There are several images that come to mind when one mentions Chaing Mai—Wat Doi Suthep temple, Thaphae Gate, the panda bears at the zoo, and khao-soi noodles. Another symbol of the city is the รถแดง rot-daeng, or “Red Truck”. You can’t miss them. The red trucks are what is called a song-thaew in Thai, that is a pickup truck with covering in the back and two bench seats for passengers. The rot-daeng are the main form of public transportation in Chiang Mai, and they are also the cause of much of the city’s traffic problems.
What’s wrong with the rot-daeng you ask? Aren’t they convenient and cheap? Well, sure. For those of you who don’t know how they work, the rot-daeng function like shared ride taxis. They drive around and around looking for passengers. To get a ride you just flag one down with a wave of your hand (palm downward) and they’ll pull over to the curb. You tell the driver where you want to go, and if he’s heading in that direction or willing to take you, then he’ll say OK. You hop in the back and ring the buzzer to signal when you want to get out. For trips within the central city it is 20 baht, and the fare goes higher if you are going further.
Now here’s what’s wrong with this. This is your only real choice to get around. Chiang Mai is the 2nd largest city in Thailand, but it has no real mass transit system of any kind. There are no city buses, no trains or subways. Besides the rot-daeng there are tuk-tuks and a few metered taxis. That’s it. Why is there no city bus service? It’s because the rot-daeng drivers fought against it. There has been much discussion and many meetings and studies, lots of money wasted supposedly exploring solutions to Chiang Mai’s traffic problems. Finally, about 6 years ago they decided to get a fleet of new air-conditioned buses and run them on 5 routes. This sounded like a great start. The new buses were supposed to cost 10 baht and run every 15 minutes, delivering you to your destination in the city in air-conditioned comfort.
But the rot-daeng drivers didn’t like that. Their work collective has sometimes been described as a mafia. They bullied their way onto the bus plan and ultimately ruined it. Two of the planned bus routes were given to the rot-daeng drivers to drive their hot, polluting pickup trucks and charge 15 baht per passenger. Yes, that’s correct. They were allowed to charge 50% more to drive people in hot, open-air pickup trucks instead of comfy, new AC buses. The buses were only given 3 routes and doomed to failure. Nobody seemed to know where they ran to or when they were running. They were never given a chance to prove themselves a better alternative.
Now what else is wrong with the red trucks besides the drivers sabotaging other mass transit plans? They exacerbate the traffic problems by their very presence on the road. At any one time there are hundreds of rot-daeng driving around the city, and half of them are empty. They drive around slowly looking for passengers, they stop on the side of the road absolutely anywhere they wish to, and they’ll park in a driving lane, all of which ruin the flow of traffic. You could easily replace every 10 red trucks with one bus and improve traffic flow vastly. And then there is the pollution. The city’s fleet of red trucks contain some of the worst air pollution offenders around. It is more often that you can see a visible cloud of blue-black smoke spewing from the back of a rot-daeng than you find one with anything resembling clean emissions.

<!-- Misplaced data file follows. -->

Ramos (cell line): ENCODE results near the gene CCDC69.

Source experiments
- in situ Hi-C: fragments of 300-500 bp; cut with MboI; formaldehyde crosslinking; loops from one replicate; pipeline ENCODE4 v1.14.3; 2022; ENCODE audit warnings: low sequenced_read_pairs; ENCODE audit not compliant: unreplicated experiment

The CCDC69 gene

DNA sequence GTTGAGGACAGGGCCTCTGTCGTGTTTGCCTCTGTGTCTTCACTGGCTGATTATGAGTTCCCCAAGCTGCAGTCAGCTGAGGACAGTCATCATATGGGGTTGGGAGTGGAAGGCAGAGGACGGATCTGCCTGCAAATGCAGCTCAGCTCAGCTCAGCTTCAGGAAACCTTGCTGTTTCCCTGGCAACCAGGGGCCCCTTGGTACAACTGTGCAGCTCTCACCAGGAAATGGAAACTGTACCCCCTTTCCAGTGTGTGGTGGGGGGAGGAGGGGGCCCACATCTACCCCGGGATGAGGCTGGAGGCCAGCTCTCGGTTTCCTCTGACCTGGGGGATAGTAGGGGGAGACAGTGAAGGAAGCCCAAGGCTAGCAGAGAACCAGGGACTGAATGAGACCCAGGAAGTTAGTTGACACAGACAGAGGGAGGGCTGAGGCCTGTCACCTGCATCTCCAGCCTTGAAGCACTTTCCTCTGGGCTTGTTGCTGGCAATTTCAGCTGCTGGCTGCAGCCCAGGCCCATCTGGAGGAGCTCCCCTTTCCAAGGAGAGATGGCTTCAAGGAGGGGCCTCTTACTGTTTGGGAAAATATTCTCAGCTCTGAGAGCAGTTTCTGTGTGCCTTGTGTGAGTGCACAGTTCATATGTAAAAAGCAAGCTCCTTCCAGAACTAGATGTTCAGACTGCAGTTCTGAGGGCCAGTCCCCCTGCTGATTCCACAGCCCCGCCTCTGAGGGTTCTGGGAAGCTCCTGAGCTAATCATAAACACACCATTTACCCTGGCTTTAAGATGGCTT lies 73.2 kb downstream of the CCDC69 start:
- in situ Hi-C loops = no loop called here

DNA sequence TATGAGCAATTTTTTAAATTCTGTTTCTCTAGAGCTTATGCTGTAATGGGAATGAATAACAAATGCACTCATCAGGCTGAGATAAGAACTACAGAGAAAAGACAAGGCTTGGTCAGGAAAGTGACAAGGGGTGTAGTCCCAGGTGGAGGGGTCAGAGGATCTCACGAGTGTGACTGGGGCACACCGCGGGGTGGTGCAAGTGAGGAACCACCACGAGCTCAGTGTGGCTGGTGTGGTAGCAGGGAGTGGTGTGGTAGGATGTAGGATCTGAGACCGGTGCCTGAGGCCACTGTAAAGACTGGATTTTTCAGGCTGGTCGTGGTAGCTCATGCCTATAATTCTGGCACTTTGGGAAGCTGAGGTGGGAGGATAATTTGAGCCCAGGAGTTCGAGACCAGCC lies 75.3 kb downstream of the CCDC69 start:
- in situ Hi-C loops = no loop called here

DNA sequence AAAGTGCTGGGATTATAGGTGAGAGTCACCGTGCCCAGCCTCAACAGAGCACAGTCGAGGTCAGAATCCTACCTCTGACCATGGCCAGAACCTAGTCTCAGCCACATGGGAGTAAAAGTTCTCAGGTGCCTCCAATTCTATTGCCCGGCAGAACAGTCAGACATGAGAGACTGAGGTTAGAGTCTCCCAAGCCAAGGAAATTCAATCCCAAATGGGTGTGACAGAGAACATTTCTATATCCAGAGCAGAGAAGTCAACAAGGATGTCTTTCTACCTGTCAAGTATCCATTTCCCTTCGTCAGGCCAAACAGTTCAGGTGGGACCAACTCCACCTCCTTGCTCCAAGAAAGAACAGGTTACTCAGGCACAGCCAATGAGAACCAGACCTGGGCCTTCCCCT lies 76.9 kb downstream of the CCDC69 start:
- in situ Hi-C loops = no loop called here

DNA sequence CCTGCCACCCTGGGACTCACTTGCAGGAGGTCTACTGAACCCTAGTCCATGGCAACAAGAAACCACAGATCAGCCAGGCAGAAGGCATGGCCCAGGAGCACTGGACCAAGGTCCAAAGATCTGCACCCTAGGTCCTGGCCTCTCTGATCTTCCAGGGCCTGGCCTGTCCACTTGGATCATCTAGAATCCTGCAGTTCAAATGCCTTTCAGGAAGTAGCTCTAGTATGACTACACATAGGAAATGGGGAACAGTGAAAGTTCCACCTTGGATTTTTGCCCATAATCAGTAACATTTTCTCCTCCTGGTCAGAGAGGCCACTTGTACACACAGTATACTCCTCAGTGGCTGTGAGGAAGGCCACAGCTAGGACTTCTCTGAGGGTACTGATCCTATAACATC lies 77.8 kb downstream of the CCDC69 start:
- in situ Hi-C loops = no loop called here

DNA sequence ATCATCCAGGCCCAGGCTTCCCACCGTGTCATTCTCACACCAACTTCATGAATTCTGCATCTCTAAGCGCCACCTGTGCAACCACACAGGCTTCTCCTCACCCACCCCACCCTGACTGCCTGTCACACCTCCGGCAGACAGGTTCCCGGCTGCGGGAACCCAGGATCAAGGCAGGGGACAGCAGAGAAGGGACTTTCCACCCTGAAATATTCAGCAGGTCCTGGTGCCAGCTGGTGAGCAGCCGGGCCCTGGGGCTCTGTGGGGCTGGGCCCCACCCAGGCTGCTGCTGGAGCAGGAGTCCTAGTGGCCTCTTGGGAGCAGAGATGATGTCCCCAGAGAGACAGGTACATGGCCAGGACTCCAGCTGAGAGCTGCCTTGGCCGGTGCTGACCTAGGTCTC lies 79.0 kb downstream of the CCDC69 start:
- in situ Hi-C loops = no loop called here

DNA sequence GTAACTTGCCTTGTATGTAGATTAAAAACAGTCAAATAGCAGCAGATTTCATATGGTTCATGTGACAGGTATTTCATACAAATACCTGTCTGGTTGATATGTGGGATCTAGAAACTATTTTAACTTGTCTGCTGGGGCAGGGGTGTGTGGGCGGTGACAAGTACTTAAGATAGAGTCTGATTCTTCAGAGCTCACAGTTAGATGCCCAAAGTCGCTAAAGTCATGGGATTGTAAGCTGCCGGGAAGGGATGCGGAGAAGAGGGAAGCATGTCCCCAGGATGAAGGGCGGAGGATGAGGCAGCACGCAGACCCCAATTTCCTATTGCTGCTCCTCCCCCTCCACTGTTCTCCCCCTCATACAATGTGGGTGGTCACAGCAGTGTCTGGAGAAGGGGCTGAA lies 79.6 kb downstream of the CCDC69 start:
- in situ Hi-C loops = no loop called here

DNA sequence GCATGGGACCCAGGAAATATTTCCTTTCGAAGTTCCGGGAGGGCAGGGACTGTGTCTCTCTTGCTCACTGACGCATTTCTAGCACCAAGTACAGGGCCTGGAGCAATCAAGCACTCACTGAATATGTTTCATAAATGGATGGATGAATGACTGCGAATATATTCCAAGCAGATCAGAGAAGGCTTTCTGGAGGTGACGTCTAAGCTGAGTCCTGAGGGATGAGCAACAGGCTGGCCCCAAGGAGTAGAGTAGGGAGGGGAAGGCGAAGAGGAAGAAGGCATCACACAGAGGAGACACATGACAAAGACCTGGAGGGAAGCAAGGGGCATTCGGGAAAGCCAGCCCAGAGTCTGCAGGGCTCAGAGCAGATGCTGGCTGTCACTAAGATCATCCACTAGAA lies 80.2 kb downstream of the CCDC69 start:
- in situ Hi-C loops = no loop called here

So then, what is the solution for Chiang Mai’s traffic woes? Would some type of rail service be the answer? An elevated train would be expensive and ugly. It would totally ruin any old charm that the city still retains. A subway system might actually work well if they planned the routes out and coordinated it with a system of park-and-rides for people in the suburbs. There was an idea for a while to install some tram lines. Streetcars are quite successful in many Japanese cities. They have the advantage of being cheaper than a subway to set up, but the big disadvantage is they have to compete with surface traffic. People would have to be convinced the tram was better than their car or motorbike to use it. And the only way that would happen is if it were faster. So what they’d have to do is give the streetcars green light priority, or in other words coordinate the traffic lights so that the streetcars never got stuck at red lights. If everyone knew they could get across town 20 minutes faster in an air-conditioned streetcar they may have a chance.
What are the other options? Well they could always try a real bus service—With many lines serving all parts of the city, running at regular intervals, and well publicized routes and timetables to actually encourage people to use them. If given the choice of riding an air-con bus or in the back of a songthaew, I think 9 out of 10 people would pick the bus, especially if it was the same price or cheaper. Ultimately Chiang Mai’s traffic problems come down to a lack of leadership from the politicians. Until they come up with something new, the best way to get around town is with your own private motorbike.
Which reminds me of one more important point. A good public transportation system would save lives. Drinking is by far the favorite pastime for Thai people. The majority of people who go out drinking at night go to and from the bar, pub, or nightclub with their own car or motorbike. The percentage of intoxicated drivers after midnight must be frightening. A good public transport system that ran at least until bar closing time would decrease the number of drunk driving accidents and save many lives each year.